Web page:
TORONTO - Classical pianist Stewart Goodyear is gearing up to make history by teaming musical skill and physical endurance in a 10-hour performance of Beethoven's 32 piano sonatas.

To perform the 103 individual movements in one day has been a dream since he was a young child, Goodyear said in an interview after a rehearsal for reporters at Toronto's Koerner Hall, where the marathon will take place.

"Beethoven was my first love and Beethoven was a composer who compelled me to be a pianist. I think I heard Beethoven almost since I was born and his music has been with me since."

Goodyear is performing his "Beethoven Marathon" in Toronto on June 9 as part of Luminato, a multidisciplinary festival of arts and creativity that runs June 8 to 17.

The sonatas of Beethoven, said to be a pinnacle of the solo piano repertoire, lend themselves to the one-day extravaganza, which will take place in three concerts.

"I just don't see other composers in a one-day event like this composer," explained Goodyear. "Like I wouldn't do a complete one-day set of Mozart sonatas. I adore Mozart and I adore his sonatas, but somehow with Beethoven, they feel like they're a song cycle in which every song paints a different picture of humanity and that's what I intend to show June 9th."

The musician performed movements from three of the sonatas in Koerner Hall which is attached to the Royal Conservatory of Music, a stone's throw from where he grew up in the Annex area of Toronto.

"I am absolutely thrilled and honoured to present this lifelong dream of presenting this marathon in the way that I saw it when I was around three years old and presenting it in my hometown of Toronto," the pianist said.

Goodyear's father died a month before he was born, but he left behind a wide range of music that captured his precocious young son's interest.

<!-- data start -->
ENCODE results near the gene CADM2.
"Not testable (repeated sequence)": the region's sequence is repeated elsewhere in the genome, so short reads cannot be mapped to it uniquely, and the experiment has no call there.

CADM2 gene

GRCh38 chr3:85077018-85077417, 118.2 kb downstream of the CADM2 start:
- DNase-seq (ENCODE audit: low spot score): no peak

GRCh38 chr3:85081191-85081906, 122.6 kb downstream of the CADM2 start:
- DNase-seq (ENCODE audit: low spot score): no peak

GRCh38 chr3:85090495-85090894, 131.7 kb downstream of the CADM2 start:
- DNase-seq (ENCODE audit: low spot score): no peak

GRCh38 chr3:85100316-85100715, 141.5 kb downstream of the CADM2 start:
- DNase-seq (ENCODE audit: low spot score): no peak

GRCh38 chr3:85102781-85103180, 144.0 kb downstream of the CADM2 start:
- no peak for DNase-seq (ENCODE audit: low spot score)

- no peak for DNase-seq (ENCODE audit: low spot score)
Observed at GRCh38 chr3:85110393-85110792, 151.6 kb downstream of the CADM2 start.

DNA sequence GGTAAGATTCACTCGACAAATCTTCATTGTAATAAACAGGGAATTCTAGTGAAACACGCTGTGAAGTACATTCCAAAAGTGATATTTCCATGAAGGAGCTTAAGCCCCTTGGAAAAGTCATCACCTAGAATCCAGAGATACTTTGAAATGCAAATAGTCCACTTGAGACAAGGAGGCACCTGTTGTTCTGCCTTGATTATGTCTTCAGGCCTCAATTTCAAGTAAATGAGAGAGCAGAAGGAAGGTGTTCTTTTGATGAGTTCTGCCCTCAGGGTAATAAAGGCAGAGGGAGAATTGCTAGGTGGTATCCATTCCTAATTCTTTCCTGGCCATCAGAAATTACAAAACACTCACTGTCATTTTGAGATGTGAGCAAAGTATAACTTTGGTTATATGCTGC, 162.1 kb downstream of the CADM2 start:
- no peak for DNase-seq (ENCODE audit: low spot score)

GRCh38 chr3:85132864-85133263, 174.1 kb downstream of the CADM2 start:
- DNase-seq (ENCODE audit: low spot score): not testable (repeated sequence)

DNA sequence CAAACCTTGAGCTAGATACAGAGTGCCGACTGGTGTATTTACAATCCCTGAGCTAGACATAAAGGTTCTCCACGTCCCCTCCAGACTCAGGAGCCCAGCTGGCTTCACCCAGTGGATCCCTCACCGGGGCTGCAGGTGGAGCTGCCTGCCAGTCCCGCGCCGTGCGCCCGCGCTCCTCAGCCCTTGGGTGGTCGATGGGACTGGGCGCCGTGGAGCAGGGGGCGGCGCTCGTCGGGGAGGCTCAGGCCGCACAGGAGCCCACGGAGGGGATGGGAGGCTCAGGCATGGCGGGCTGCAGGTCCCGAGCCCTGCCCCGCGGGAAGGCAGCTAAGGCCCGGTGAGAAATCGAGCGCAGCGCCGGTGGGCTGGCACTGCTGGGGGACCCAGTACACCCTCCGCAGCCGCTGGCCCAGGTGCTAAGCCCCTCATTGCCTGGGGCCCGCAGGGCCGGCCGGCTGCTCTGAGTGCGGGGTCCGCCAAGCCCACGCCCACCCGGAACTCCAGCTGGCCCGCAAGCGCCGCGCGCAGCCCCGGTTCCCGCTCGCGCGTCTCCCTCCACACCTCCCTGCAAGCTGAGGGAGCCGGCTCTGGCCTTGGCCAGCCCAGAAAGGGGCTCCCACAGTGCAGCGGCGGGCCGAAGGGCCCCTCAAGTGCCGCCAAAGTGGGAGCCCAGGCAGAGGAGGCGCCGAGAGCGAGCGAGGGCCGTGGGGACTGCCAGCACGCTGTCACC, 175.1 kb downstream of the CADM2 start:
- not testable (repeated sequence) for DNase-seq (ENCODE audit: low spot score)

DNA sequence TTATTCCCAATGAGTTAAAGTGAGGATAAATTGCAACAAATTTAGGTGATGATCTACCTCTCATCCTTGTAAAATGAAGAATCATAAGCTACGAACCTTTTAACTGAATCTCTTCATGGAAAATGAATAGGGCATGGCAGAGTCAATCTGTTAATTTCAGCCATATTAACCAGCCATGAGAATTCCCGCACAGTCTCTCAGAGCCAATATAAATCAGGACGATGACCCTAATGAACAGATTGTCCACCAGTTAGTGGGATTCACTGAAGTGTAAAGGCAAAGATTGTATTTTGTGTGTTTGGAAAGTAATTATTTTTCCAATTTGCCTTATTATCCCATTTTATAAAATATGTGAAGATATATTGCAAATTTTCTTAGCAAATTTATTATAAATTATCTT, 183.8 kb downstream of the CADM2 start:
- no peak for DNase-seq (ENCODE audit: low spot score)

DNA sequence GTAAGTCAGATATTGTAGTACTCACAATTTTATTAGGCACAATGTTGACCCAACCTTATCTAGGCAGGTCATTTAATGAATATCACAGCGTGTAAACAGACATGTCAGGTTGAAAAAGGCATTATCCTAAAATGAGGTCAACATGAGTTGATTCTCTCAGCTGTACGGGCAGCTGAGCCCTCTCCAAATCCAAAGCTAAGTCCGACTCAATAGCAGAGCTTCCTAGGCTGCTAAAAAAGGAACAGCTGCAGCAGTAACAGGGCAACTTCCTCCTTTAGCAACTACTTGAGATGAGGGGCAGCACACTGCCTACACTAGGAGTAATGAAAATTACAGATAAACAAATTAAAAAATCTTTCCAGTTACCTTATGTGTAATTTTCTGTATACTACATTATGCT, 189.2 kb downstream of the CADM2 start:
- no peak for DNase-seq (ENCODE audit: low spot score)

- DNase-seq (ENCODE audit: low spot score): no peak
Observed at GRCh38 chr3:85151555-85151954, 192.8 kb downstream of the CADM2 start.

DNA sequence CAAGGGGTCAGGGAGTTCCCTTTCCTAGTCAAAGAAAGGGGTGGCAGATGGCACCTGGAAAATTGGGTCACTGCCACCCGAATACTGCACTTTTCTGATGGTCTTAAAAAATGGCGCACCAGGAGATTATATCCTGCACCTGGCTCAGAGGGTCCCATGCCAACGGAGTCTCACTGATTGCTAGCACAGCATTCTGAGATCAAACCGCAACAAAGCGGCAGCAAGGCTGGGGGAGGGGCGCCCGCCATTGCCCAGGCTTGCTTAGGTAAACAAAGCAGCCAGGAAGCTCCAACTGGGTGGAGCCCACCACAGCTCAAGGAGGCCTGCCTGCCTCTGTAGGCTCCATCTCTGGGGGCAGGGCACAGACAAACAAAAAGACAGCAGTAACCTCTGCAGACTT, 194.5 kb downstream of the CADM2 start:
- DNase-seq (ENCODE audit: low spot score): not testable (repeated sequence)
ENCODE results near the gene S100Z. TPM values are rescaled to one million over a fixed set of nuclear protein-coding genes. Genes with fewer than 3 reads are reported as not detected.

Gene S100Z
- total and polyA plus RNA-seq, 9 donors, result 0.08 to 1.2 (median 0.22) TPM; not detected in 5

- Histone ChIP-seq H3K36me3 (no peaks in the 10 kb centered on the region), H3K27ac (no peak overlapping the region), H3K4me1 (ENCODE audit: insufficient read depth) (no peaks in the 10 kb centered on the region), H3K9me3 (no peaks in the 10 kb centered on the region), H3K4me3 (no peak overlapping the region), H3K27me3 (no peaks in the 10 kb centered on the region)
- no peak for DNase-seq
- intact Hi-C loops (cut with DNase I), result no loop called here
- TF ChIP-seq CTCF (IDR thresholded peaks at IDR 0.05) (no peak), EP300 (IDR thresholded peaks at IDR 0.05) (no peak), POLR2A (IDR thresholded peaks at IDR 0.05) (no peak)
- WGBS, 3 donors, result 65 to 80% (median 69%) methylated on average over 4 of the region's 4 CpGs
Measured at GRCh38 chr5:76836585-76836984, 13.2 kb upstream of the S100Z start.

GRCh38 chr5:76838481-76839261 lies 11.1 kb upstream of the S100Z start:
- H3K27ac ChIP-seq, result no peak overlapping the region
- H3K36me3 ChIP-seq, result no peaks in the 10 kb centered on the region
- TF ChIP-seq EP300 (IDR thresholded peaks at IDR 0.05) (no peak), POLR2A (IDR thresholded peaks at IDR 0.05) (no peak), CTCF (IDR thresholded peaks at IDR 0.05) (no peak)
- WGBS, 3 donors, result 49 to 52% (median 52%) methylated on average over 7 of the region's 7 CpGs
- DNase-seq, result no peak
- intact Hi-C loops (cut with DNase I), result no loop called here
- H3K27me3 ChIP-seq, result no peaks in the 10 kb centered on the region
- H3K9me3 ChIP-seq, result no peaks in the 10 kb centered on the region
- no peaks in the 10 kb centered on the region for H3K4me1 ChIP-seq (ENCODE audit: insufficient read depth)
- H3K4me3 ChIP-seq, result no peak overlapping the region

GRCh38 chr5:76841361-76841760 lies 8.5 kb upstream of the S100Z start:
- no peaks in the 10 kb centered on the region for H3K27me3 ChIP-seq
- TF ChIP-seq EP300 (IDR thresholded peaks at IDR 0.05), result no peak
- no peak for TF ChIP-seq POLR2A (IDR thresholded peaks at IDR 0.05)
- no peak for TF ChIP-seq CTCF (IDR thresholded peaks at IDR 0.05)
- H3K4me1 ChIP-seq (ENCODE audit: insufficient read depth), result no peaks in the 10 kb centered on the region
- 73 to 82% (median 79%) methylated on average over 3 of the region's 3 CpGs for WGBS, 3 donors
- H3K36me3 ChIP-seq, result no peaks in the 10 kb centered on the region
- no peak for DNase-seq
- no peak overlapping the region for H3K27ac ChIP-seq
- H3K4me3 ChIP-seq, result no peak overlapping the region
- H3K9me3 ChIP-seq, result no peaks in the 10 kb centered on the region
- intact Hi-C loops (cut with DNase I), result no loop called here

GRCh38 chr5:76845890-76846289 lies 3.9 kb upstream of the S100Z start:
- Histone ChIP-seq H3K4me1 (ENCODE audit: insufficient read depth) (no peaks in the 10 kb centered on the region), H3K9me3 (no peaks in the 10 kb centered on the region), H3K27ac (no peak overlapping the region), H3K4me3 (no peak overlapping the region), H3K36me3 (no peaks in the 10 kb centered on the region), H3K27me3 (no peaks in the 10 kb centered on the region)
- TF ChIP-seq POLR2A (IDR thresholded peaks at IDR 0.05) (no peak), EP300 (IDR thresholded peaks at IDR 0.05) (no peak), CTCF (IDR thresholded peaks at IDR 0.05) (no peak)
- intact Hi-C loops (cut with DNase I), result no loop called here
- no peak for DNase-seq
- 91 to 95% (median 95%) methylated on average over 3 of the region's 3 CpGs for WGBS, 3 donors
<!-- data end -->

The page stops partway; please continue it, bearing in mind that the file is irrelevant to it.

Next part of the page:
"I grew up surrounded by music. I came from a very eclectic musical background," said Goodyear, who is also a composer. "My father had LPs ranging from Cat Stevens to Led Zeppelin to the Rolling Stones to the Beatles and I was listening to those LPs as well as two boxes of records. One box were the complete Tchaikovsky symphonies and the other box was Beethoven.

"And somehow after listening to those two boxes of records that's when I decided, around I think age three or four, that's when I decided I wanted to be a classical musician.

"There was no other reason why I wanted to be so immersed in classical except for the fact that I just loved the music and I wanted to be a part of it."

He performed his first Beethoven piano sonata at age 10 for a Kiwanis Music Festival and he hasn't looked back. Goodyear, now 34, studied at the Royal Conservatory of Music before receiving a bachelor's degree from the Curtis Institute of Music in Philadelphia and then a master's degree at the prestigious Juilliard School of Music in New York. He performs with orchestras around the world.

Luminato has commissioned internationally acclaimed Indonesian performance artist Melati Suryodarmo to create an on-stage performance piece to complement Goodyear's marathon. Her three sequences are intended to provide subtle, almost motionless visual enrichment to heighten the listening process. Her pieces are based on research into Beethoven's life and examination of the psychological aspects of his composition of the sonatas.

"Somehow Melati's work stood out in so many ways so I thought it would be really interesting to have that collaboration with her," Goodyear said.

The 32 sonatas will be divided into three concerts, and people can attend one, two or all three.

"There are three specific ticketed timed concerts, 10 a.m. for the first 11 plus Sonatas 19 and 20, which were actually written before what is known as Sonata No. 1, then the middle section will be 3 to 6:30 and then 8:30 to 11:30. So there will be lunch and dinner breaks," explained Mervon Mehta, executive director of performing arts at the Royal Conservatory of Music.

Goodyear equates getting ready for the marathon to boot camp and he said he's training like an athlete, building up stamina through cardiovascular exercises and strength training for his upper and lower body.

He consumes no empty calories, little bread and lots of vegetables, salads, protein and takes multivitamins.

Goodyear has chosen to end the second concert with Sonata No. 23 in F Minor, also known as the tempestuous "Appassionata," because there was a gap of five years before Beethoven wrote the next sonata.

"That is where one will see me just going all out almost to the point that the arms will almost feel like they're falling off and I leave the audience to collect themselves. It will be the end of Concert No. 2. Then it begins on a very serene note in Concert No. 3."

The whole experience is "not really a challenge as it is a ride."